GUITARS AND AMPS EXPO 2014: Between 1992 and 1997, guitar-wielding giants trod the land. The last major-label-backed UK-centric musical movement, Britpop, made megastars of the likes of Oasis and Blur, while Pulp, Suede and Elastica also enjoyed huge chart success. Here we take a look at the iconic riffs, solos and chord progressions in a scene that stripped rock to it's bones and shoved the six-string to the fore.
Song: Animal Nitrate
1993's self-titled Suede marked Britpop's true arrival and Animal Nitrate was the London band's big gun, single-wise. Bernard Butler's hammer-on-heavy runs swirl throughout, coming to an appropriately dizzy peak during the solo.
Indicative of the scene's embracing of 'well British Britishness' and the ensuing Union Jack-clad lad culture, Coxon's straightforward riff imbibes the song with a nonetheless irresistible swagger.
Representing Britpop's spikier side, Elastica's Stutter is the kind of tune that makes people form bands. Two minutes and four chords of fury, succinctly detailing the issues arising (or, err, not) when men drink before bedtime.
Song: Live Forever
Epitomising the era's sense of (ironically, unsustainable) optimism, Live Forever also bore possibly the finest solo in Britpop. Kicking in at 1.44, there are few better examples of Noel Gallagher's iconic wailing, mid-heavy lead sound.
Song: Staying Out For The Summer
Combining two Britpop staples - arpeggiated guitar chords and 'borrowed' riffs - Dodgy's 1994 hit and it's notable guitar line is somewhat reminiscent of Blue Oyster Cult's Don't Fear The Reaper, if the reaper in question is the one from Bill & Ted's Bogus Journey...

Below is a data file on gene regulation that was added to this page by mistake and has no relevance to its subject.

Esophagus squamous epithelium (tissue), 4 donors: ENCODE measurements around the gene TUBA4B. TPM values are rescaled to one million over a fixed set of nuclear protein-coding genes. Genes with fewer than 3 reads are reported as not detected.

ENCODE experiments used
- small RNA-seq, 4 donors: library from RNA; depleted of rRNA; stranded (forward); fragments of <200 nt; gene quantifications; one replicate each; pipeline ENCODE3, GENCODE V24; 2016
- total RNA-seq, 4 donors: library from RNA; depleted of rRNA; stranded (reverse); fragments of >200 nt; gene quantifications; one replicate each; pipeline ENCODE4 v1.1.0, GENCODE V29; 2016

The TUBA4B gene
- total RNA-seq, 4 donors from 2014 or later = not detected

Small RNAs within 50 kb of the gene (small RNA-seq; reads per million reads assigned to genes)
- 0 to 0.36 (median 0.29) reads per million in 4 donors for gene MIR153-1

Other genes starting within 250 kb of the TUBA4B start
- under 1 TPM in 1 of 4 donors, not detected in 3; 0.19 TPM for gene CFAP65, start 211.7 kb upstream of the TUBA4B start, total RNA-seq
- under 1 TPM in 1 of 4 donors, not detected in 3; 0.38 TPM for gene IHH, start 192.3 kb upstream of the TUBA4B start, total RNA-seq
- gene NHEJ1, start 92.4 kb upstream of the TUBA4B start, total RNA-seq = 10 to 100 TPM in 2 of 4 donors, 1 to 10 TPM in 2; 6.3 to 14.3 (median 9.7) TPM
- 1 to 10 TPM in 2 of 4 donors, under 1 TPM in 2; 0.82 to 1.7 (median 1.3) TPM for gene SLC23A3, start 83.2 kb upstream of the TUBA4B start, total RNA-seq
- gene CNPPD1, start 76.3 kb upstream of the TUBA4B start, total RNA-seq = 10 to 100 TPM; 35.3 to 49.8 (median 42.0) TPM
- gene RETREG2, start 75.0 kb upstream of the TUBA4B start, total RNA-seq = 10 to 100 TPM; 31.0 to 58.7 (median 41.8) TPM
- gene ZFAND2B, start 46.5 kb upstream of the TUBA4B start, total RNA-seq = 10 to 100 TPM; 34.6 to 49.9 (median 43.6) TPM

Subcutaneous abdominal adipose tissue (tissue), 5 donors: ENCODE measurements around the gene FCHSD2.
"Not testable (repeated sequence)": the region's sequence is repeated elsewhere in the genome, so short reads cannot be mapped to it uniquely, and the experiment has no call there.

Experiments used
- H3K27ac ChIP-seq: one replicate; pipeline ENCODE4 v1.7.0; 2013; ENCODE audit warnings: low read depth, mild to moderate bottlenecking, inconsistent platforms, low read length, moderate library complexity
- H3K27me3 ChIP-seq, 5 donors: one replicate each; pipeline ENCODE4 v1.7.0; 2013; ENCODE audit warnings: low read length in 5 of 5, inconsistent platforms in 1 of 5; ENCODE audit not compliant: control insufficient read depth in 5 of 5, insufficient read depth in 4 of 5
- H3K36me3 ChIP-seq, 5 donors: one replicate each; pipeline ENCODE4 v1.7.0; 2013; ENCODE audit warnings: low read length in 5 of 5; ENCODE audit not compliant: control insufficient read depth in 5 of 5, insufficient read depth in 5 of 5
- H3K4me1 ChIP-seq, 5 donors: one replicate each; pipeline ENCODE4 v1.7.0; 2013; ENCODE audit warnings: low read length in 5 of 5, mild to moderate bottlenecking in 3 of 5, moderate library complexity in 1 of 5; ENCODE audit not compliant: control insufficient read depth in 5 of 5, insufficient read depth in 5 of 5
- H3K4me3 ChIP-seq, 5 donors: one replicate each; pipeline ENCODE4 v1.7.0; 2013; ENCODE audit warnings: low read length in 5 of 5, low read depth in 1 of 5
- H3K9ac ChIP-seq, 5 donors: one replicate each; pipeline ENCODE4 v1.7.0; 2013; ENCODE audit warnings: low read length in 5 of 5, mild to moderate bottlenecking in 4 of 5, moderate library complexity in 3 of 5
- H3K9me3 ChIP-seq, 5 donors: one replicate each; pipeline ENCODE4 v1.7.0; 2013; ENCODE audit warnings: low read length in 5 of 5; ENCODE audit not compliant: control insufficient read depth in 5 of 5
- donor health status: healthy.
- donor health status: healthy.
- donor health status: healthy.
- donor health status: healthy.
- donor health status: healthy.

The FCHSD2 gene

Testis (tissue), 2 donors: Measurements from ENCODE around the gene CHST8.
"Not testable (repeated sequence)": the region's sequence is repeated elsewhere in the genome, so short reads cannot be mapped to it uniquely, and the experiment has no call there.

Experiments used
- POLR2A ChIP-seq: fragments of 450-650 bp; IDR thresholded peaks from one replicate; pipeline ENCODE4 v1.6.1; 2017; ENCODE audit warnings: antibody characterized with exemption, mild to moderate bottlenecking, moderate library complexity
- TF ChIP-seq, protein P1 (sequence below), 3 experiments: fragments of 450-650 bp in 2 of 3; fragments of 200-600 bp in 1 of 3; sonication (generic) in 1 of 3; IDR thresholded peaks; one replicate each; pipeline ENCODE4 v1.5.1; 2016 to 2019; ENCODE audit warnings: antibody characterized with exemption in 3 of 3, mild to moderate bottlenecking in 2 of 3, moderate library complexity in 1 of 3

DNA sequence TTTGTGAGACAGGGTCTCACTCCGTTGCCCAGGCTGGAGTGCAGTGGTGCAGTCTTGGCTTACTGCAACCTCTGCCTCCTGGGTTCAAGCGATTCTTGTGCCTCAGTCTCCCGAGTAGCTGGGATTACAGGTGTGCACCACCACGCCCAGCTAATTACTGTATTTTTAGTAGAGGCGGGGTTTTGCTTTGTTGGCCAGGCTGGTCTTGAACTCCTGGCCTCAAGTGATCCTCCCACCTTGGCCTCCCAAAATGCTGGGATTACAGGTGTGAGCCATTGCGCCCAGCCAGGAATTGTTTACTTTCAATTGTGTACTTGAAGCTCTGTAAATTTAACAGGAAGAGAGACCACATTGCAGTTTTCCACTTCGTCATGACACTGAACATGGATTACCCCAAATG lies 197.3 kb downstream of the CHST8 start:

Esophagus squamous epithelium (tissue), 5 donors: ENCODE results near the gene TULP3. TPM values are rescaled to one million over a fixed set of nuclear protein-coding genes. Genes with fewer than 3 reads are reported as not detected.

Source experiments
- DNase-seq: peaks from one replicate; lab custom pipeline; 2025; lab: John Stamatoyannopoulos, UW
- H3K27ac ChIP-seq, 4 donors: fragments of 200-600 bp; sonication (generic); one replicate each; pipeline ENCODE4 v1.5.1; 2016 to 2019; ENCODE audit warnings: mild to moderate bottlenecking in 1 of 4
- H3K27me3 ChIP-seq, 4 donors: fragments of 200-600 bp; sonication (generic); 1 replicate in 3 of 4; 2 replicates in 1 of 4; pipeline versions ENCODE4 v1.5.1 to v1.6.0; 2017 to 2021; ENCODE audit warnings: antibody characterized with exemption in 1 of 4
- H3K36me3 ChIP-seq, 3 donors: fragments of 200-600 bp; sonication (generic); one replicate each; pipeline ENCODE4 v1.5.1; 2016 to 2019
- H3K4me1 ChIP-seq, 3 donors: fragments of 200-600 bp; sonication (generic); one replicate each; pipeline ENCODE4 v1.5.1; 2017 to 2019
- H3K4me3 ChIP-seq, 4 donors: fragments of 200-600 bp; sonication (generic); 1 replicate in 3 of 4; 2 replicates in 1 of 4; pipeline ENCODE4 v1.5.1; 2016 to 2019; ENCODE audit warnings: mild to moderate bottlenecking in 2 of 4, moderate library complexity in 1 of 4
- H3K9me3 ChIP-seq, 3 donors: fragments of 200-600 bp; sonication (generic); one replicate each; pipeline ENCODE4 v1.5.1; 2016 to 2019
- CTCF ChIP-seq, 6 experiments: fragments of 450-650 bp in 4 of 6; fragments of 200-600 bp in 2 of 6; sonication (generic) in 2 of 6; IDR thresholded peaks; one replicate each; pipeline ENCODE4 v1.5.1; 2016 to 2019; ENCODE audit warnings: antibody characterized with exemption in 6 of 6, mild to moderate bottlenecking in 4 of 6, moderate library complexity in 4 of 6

The song that took Oasis from upstart rockstars to bonafide mega-fame. It's since become an 'acoustic 101'-style mainstay, the classroom starting point for an unfathomable number of guitar players.
Song: Disco 2000
Sickeningly simple, it takes just three seconds to identify Pulp's second biggest hit from its guitar intro. It took them nearly 20 years, but with 1995's A Different Class, Pulp were ingrained in teenage brains everywhere.
Alright was an ode to the discoveries of early teen years and its guitar solo was perfectly reflective of the lyrical content, combining rock 'n' roll fretboard wrangling and smooth slide guitar into happy-go-lucky perfection.
Song: Girl From Mars
Though not always considered 'go-to' Britpoppers, Ash's thunderously catchy ode to extraterrestrial love was produced by Oasis/Weller man Owen Morris and dominated both charts and festivals in 1995, thanks in part to Tim Wheeler's tuneful wah-laden solo.
Song: Don't Look Back In Anger
Don't Look Back In Anger saw Noel's Beatles influences brought to the fore. Like Live Forever, its solo builds to an irresistible crescendo - and it's almost impossible to listen to without singing along.
Song: The Riverboat Song
It may have been a tightening up and, err, re-imagining of Led Zep's 1971 tune Four Sticks, but that didn't stop The Riverboat Song (AKA The TFI Friday intro) and it's colossal opener/bridge riff becoming a 90s classic.
Song: Love Is The Law
In 1997, having decided he was never-ever - EVER - going to reunite with The Stone Roses, pre-Britpop guitar god John Squire formed The Seahorses (acronym: he hates roses) and gave us this exercise in guitar acrobatics.
Song: Song 2
Although initially penned by Coxon and co to prove how easy it would be to parrot 90s US grunge and indie bands, Song 2 brought Blur stateside success and simultaneously sounded the Britpop death knell. It is, however, still a total stonker of a riff.